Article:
Greater New Haven Writers’ Group

Critical Mass

Every other Wednesday evening, Book Trader Cafe’s usual mix of ones and twos makes room for a six or seven.

The gatherers pull some tables together and borrow spare chairs. They shuffle papers and scribble notes. They utter words that may pique the interest of casual eavesdroppers. “It’s not shallow. It really draws you in.” “I just thought you could tighten it up.” “The description of the witch was really cool.” “I know you’re writing a blog post. Stop telling me you’re trying to write a blog post!”

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They’re members of the Greater New Haven Writers’ Group, and their purpose is to push each other, in a hard-nosed but good-spirited way. Open to “committed writers (published and unpublished)” who must first get voted in by the existing membership, the group, fluctuating in size and operating for more than 10 years now, tasks itself with “providing constructive criticisms of each other’s work, offering support, and discussing the publishing process,” as the Meetup page puts it.

At the regular meeting two Wednesdays ago, the group followed what I’m told is its usual format, with laughter and chitchat book-ending roundtable critiques of things various groupmates were working on. One member, Yale psychology professor Annita Sawyer, received feedback about an essay she was planning to submit for publication on Psychology Today’s website. Another, Albertus Magnus writing professor Sarah Harris Wallman, listened to comments regarding a chunk of pages from her forthcoming novel.

Among the evening’s other attendees were Scott Woods, a professor of psychiatry at Yale and a writer of medical thrillers; Susan Nathiel, of Hamden, a writer of literary nonfiction; Matt Light, of Stratford, a journalist and writer of young adult histories and mysteries; and Beth Miller, of Southington, a writer of what she says is decidedly un-cheesy romance.

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The seventh member there, Greg Greenberg, is a sociologist by training and the founder/unofficial leader of GNHWG, which Sawyer says “wouldn’t happen except for Greg.” Greenberg’s love for the craft began with an elective creative writing class he took some 18 years ago during graduate school, which “probably didn’t help my dissertation,” he quips. But it did birth what would become a lifelong passion. Now, to go with his career as a social scientist, he’s an avid writer of science fiction, extolling the virtues of consistent, fact-based “world-building” and treating “the environment a character.”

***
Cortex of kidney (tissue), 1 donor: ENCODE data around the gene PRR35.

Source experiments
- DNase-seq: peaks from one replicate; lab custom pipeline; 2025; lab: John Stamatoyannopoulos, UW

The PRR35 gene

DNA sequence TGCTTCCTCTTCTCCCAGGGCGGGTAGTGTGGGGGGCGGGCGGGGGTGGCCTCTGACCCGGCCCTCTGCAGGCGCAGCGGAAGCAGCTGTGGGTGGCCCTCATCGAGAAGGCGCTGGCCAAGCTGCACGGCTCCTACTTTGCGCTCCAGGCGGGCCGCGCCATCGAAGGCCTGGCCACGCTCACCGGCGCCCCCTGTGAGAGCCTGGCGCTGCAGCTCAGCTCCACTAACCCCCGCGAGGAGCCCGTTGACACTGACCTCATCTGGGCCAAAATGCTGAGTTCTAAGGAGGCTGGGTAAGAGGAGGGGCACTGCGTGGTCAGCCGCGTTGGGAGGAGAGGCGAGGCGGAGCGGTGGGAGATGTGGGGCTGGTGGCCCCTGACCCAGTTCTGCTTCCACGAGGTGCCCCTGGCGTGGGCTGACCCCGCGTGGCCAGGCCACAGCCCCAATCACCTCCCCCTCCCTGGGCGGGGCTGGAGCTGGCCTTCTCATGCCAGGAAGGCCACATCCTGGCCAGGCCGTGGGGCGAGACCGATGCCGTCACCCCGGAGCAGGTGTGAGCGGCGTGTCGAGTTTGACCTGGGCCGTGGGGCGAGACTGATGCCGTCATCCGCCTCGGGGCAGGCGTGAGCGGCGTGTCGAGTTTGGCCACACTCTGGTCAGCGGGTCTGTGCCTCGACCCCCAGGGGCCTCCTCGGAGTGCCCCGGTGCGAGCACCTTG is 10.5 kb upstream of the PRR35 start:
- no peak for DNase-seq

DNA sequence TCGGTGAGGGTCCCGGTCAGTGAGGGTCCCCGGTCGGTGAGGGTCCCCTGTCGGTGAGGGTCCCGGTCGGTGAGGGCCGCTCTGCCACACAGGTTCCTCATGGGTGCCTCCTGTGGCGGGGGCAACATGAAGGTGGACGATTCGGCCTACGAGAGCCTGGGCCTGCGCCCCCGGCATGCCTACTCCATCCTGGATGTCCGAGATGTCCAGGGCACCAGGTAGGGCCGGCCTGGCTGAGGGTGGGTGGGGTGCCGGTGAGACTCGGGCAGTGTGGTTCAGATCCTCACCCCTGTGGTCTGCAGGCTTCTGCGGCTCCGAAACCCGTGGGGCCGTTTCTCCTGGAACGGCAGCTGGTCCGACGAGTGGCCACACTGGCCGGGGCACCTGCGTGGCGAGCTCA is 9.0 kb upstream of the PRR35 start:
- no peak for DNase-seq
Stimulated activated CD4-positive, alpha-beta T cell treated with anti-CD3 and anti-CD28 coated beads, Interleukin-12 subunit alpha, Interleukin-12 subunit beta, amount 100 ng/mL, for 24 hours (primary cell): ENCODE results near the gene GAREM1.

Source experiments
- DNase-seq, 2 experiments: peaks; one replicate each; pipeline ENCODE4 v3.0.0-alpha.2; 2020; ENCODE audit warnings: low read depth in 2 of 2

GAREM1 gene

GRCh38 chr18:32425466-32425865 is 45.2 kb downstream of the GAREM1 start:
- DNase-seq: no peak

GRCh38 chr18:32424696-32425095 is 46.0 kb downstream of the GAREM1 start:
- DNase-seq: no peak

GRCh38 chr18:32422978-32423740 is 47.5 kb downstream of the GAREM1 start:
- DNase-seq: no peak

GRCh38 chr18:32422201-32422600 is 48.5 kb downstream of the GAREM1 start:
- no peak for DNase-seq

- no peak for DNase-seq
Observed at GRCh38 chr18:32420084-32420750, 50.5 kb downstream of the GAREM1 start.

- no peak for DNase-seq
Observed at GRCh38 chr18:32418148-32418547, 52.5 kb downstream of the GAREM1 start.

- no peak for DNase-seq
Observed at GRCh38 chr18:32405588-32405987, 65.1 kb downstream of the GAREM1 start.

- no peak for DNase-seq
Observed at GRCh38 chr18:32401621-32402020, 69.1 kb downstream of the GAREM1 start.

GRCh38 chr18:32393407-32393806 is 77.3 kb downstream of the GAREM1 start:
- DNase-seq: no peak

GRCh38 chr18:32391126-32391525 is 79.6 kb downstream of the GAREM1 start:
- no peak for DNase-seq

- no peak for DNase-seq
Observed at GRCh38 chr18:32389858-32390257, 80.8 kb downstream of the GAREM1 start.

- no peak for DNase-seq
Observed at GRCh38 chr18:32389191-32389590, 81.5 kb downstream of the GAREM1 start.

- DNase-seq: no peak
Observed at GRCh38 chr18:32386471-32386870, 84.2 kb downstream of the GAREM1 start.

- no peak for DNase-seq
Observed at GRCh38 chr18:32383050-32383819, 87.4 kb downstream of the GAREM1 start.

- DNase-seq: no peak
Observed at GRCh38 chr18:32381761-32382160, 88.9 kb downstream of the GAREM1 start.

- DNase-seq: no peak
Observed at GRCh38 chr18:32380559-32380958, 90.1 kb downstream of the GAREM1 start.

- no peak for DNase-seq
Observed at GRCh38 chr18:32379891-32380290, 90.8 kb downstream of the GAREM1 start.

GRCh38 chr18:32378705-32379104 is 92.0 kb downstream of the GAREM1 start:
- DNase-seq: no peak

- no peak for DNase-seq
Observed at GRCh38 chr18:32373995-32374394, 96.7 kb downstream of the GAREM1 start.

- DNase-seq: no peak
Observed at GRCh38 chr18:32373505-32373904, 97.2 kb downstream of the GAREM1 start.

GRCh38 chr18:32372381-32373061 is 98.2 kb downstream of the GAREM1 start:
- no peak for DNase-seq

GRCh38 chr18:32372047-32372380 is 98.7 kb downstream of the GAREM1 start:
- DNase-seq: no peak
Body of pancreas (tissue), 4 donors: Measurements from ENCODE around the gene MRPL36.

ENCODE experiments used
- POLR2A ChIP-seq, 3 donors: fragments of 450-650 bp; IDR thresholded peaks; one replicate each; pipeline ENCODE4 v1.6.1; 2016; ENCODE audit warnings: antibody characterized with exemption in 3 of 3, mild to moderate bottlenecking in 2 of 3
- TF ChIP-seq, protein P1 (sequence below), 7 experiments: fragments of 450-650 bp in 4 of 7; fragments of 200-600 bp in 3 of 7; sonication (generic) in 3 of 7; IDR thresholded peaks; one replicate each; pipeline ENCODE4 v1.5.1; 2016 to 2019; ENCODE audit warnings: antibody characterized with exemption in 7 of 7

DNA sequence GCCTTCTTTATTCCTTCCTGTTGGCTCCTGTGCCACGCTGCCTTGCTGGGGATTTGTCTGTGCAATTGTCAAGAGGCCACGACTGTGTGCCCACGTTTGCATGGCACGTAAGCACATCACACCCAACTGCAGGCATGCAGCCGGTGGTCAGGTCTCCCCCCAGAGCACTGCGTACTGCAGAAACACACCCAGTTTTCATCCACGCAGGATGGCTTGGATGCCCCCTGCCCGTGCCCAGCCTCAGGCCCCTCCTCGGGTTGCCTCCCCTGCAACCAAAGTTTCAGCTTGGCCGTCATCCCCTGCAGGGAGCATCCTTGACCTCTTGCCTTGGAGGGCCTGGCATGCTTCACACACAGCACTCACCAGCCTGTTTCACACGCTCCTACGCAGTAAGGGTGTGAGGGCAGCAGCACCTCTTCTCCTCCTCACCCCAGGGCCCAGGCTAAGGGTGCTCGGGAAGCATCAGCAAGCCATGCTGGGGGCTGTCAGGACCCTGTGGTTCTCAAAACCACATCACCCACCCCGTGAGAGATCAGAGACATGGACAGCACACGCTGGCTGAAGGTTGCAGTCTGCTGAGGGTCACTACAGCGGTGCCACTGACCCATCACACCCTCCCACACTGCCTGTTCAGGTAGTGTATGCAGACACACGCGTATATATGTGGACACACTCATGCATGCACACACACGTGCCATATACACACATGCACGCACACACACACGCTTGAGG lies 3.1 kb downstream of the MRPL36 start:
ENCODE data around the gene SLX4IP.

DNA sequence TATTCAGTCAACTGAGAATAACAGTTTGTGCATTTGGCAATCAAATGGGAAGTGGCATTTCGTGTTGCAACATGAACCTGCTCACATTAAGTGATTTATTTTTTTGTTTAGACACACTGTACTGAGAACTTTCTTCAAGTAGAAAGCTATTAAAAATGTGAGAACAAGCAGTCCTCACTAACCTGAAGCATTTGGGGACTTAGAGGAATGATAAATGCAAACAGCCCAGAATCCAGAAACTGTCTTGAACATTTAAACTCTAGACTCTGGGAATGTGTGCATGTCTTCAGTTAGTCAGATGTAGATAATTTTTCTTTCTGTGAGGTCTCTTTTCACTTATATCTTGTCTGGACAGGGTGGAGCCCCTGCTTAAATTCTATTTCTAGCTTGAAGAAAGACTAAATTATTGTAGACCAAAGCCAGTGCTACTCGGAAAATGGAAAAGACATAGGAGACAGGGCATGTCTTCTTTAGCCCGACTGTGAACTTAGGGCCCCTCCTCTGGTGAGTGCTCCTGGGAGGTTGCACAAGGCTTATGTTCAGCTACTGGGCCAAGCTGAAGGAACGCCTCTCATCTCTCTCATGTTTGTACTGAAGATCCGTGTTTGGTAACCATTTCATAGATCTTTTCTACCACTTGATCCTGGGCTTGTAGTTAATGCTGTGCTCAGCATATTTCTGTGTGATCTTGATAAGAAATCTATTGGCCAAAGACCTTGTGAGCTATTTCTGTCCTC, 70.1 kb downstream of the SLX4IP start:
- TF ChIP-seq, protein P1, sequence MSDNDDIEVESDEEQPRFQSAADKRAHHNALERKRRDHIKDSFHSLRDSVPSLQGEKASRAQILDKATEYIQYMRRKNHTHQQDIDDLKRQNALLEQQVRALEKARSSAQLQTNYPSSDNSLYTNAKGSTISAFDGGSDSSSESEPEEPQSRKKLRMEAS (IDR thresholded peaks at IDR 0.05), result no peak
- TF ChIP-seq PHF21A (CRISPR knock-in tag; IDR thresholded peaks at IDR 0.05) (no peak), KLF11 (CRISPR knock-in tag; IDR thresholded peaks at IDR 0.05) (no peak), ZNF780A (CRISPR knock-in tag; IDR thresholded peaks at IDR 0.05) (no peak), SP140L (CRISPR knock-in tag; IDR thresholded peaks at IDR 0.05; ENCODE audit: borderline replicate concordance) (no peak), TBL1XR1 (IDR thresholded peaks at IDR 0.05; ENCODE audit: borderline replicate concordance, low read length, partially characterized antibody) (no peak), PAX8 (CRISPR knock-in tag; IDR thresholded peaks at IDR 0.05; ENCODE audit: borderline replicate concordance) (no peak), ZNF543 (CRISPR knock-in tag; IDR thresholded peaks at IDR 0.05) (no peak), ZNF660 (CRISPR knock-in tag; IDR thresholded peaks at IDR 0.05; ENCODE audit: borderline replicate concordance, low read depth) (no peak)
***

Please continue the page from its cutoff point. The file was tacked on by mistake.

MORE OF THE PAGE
When it was his turn to critique the given selection from Wallman’s novel, Greenberg said, “I’m ashamed to say I don’t have any deep-rooted criticisms,” and he wasn’t joking. Tough love is what you sign up for with GNHWG, and it’s easy to get the sense that those who can’t take the heat don’t stick around long. Even those who do have had to acclimate. Nathiel remembers how she felt after the first time she was formally critiqued, which she characterizes as a drubbing. “My first reaction was, ‘The group is a bunch of ignorant, mean people who don’t know how to read good writing.’ My second reaction was, ‘They’re right. I’m a loser. I can’t write.’ My third reaction was, ‘Hmm. Maybe they have a point.’”

For her part, Sawyer initially came to the group for support with putting together a memoir. She came in writing too “clinically,” as she puts it, nodding when Greenberg says her initial written recountings read like the patient reports so central to her regular line of work. “I was such a beginner,” she says, adding that she joined the group before its more selective acceptance policy was adopted. But the group “really did teach me to write,” resulting not only in an award-winning book—Smoking Cigarettes, Eating Glass: A Psychologist’s Memoir—but also in a raft of published creative nonfiction essays, some of which have won awards themselves.

She’s a testament to GNHWG’s central principle, which, if its members can forgive the cascading colons, goes something like this: Critical feedback: it’s critical.

Greater New Haven Writers’ Group

Written and photographed by Dan Mims.

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